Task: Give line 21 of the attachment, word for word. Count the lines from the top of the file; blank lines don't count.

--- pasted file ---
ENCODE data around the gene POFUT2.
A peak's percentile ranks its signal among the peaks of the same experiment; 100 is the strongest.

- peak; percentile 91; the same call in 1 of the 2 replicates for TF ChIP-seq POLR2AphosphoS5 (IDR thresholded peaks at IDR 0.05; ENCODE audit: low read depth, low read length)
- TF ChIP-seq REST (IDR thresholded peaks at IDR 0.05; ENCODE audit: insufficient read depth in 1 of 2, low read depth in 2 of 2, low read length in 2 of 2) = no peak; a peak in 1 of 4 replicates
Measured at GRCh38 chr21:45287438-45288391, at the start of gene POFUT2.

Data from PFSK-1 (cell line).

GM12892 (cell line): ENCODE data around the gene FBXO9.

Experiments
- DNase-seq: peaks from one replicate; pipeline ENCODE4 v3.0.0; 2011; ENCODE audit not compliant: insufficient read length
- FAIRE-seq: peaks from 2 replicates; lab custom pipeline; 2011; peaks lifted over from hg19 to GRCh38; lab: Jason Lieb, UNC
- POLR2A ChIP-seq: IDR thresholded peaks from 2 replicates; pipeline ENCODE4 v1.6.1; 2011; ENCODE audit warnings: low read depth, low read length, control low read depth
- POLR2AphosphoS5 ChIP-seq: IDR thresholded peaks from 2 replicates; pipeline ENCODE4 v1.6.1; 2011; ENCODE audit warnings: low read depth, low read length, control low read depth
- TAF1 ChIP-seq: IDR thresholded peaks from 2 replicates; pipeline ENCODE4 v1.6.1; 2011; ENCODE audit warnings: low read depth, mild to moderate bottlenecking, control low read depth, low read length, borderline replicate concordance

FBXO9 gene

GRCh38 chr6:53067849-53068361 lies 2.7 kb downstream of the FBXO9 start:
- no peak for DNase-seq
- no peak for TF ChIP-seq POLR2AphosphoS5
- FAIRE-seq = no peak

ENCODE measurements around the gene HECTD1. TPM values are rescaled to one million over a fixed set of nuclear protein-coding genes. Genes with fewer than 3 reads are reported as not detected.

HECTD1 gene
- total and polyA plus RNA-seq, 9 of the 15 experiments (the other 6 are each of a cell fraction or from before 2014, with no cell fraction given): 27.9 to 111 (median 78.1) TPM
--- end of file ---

- total and polyA plus RNA-seq, 9 of the 15 experiments (the other 6 are each of a cell fraction or from before 2014, with no cell fraction given): 27.9 to 111 (median 78.1) TPM